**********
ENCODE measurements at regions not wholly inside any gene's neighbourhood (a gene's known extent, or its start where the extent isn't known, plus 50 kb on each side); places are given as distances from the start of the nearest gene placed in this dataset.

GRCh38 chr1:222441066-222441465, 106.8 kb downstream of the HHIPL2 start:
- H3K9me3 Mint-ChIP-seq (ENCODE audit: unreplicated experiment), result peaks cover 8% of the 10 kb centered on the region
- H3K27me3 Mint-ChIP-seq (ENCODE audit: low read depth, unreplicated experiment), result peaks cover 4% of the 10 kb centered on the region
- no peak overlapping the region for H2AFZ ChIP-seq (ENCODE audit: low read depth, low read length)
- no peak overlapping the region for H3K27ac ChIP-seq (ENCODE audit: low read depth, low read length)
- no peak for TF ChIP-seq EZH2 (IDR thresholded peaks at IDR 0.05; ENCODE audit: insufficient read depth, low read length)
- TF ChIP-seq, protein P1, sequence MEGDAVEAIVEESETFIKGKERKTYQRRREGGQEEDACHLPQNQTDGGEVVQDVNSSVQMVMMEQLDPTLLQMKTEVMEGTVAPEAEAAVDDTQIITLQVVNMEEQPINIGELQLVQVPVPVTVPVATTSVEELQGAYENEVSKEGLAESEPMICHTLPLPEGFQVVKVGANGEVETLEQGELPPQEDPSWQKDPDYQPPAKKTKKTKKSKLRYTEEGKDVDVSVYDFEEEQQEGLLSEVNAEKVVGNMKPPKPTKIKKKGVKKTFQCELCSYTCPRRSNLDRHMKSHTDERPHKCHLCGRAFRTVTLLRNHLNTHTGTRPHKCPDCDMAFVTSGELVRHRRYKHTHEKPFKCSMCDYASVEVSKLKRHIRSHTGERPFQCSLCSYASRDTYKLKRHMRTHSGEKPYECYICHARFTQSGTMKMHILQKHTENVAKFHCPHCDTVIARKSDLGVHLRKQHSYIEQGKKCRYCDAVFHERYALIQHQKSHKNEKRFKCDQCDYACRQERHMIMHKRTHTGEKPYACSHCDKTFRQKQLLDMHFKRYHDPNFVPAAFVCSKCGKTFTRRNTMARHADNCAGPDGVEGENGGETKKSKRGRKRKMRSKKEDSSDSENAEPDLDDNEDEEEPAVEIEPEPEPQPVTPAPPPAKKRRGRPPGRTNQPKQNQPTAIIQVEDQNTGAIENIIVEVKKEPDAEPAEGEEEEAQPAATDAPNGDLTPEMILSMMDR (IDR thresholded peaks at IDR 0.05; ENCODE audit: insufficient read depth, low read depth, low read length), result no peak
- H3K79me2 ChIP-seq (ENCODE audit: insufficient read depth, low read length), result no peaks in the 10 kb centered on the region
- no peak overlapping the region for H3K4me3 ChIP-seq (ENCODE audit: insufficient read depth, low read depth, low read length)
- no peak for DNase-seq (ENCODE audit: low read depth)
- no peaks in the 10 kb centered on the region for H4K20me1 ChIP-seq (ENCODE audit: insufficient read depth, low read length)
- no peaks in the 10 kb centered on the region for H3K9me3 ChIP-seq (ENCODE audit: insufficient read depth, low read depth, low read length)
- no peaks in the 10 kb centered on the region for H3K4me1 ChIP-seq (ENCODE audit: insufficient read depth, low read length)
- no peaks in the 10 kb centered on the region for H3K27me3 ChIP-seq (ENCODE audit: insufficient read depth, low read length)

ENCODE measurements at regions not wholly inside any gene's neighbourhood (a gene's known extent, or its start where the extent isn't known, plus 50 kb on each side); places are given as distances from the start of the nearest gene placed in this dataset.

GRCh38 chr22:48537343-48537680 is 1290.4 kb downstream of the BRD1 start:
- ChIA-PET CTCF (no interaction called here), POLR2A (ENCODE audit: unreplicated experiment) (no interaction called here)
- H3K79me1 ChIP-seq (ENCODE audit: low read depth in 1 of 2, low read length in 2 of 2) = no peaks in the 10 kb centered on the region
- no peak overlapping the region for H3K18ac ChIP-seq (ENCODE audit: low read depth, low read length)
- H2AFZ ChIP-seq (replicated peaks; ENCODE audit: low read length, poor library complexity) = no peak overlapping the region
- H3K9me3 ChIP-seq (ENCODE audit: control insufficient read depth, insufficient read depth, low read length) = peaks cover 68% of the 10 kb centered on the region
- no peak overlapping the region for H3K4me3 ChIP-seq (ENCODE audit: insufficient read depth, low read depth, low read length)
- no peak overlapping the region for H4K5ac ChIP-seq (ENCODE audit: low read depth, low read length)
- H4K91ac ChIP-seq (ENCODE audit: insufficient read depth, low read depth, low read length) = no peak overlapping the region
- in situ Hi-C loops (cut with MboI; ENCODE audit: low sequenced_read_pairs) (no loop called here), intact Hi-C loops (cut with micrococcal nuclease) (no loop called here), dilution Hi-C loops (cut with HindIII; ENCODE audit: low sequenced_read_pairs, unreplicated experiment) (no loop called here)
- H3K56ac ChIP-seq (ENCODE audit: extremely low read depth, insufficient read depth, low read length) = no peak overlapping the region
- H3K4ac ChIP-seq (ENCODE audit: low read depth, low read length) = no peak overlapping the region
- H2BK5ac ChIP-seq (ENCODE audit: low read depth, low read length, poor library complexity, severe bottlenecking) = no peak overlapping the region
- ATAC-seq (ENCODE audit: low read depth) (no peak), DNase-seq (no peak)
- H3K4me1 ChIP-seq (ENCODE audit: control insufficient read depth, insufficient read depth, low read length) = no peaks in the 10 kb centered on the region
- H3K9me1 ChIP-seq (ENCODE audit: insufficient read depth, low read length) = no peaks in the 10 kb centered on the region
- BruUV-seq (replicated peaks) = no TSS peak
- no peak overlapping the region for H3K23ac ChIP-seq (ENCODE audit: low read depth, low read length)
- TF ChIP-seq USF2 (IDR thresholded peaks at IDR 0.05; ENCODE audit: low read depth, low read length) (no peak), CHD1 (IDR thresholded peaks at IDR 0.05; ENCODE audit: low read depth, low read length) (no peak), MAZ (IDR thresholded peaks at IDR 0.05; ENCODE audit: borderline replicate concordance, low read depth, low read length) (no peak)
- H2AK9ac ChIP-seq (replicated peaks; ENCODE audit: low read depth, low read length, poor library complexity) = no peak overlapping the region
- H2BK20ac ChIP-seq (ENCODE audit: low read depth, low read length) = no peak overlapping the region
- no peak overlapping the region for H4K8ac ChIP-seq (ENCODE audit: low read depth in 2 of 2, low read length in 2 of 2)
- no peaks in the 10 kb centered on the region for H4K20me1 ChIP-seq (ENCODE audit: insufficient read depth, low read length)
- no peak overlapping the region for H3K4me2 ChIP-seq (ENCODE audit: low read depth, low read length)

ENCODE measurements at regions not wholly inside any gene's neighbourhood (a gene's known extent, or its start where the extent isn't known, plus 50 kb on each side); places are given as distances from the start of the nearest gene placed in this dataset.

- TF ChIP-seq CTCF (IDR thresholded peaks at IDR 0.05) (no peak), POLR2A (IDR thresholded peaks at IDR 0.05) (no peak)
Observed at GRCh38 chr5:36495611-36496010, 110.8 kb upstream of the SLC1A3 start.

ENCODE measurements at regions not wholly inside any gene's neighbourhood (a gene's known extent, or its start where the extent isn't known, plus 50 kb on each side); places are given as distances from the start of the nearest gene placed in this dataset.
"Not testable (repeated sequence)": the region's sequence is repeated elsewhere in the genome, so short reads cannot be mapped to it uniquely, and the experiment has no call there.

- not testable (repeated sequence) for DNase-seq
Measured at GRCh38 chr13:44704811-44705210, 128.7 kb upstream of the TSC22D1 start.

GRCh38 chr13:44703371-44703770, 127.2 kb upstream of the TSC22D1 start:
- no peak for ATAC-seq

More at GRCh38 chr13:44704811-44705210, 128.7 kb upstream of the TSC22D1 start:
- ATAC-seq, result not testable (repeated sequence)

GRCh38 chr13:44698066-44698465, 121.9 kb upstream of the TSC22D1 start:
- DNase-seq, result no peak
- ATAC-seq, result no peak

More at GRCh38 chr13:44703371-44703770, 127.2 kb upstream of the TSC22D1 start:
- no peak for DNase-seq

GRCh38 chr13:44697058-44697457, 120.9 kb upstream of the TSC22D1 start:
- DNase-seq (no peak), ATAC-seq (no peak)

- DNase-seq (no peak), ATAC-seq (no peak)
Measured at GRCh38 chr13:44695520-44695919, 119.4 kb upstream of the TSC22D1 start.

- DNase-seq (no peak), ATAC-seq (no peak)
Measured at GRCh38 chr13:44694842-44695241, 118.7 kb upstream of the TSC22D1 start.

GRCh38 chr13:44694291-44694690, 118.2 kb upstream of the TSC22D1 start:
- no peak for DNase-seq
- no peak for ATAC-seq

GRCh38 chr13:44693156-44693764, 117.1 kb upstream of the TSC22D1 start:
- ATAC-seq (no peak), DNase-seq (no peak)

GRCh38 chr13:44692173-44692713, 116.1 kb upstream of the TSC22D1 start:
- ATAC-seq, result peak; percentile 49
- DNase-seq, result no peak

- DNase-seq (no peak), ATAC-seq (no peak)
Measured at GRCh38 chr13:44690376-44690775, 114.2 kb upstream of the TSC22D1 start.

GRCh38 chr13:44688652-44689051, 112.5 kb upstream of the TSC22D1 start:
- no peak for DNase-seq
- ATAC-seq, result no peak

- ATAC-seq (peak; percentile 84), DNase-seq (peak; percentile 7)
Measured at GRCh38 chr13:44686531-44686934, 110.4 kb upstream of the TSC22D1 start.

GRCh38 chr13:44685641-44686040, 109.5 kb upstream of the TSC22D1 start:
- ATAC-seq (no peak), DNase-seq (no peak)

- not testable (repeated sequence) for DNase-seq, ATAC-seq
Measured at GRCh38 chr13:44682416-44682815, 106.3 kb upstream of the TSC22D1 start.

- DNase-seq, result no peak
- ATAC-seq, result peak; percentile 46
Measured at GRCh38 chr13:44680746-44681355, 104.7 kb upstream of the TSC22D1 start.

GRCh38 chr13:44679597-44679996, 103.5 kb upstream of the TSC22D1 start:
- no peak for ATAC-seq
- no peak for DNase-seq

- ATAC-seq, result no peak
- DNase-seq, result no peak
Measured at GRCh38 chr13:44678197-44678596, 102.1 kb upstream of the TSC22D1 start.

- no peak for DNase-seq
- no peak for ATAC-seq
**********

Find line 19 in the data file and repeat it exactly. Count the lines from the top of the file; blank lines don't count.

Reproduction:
- H3K79me1 ChIP-seq (ENCODE audit: low read depth in 1 of 2, low read length in 2 of 2) = no peaks in the 10 kb centered on the region